After all that time indoors (the illness, the convalescence)
I couldn’t recall which of the wool hats
cause my forehead to itch. I’d forgotten
that I like to listen to music on headphones
while walking to the grocery store, and I’d lost track
of the grocery store. Going weeks
without checking my mail meant I had no live memory
of which key unlocked the mailbox, or the
wrist-flick trick that rattled it open. I knew
I would need cash, but I was no longer certain
of where one goes to get it, or of how to get it,
or of how to use it once gotten. I also knew
(or felt I knew) that certain months were understood
as being the cold months, and that this was one of them.
But, as it had been so long, I wondered if perhaps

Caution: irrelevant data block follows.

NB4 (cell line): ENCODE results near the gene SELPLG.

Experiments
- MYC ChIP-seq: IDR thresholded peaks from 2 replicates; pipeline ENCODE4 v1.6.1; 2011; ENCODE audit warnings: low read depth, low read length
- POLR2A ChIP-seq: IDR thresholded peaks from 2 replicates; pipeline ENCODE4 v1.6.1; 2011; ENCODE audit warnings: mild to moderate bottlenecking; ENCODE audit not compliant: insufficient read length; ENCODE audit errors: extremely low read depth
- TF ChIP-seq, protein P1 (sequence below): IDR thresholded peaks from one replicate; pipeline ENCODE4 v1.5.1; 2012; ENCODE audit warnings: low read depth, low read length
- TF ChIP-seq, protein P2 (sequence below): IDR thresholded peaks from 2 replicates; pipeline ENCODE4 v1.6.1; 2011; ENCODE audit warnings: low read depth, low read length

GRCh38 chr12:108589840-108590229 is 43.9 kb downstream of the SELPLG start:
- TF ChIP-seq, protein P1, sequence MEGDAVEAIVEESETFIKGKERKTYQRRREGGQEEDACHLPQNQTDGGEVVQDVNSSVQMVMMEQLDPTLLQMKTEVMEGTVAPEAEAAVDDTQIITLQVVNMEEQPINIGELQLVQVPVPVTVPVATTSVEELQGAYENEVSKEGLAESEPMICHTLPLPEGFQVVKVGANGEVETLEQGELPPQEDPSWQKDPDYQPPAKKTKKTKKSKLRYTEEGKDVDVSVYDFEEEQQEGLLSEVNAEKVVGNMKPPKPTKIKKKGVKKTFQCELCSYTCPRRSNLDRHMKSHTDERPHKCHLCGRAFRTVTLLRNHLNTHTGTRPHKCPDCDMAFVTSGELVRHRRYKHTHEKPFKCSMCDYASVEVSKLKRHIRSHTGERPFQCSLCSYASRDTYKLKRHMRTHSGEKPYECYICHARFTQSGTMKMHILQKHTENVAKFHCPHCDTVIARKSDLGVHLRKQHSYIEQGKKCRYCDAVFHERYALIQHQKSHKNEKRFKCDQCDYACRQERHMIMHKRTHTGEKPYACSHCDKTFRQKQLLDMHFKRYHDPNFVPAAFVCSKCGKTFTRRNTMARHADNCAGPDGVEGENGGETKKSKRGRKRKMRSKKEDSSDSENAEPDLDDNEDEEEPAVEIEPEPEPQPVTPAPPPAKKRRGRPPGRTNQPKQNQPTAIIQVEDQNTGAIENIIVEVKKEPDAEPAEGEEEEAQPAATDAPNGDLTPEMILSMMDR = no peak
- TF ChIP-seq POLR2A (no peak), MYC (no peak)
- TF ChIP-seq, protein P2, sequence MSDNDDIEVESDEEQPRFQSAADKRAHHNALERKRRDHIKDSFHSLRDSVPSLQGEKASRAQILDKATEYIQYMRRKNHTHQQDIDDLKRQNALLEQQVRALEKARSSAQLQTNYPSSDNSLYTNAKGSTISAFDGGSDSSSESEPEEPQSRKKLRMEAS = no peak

all of the months had traded their features. Perhaps
when I finally ventured forth into winter, I’d confront
a summer tilting precariously toward fall.
ARDEN LEVINE‘s poems are forthcoming in RHINO, Spillway, and Washington Square Review, and recently appeared in Barrow Street, Prelude, and The Missouri Review. Her work has also been featured by American Life in Poetry (selected by Ted Kooser), AGNI, Rattle, and various elsewheres. Arden reads for the journal Epiphany, directs projects and programs for nonprofit organizations and government agencies, and is a D.C.-born Brooklyn resident.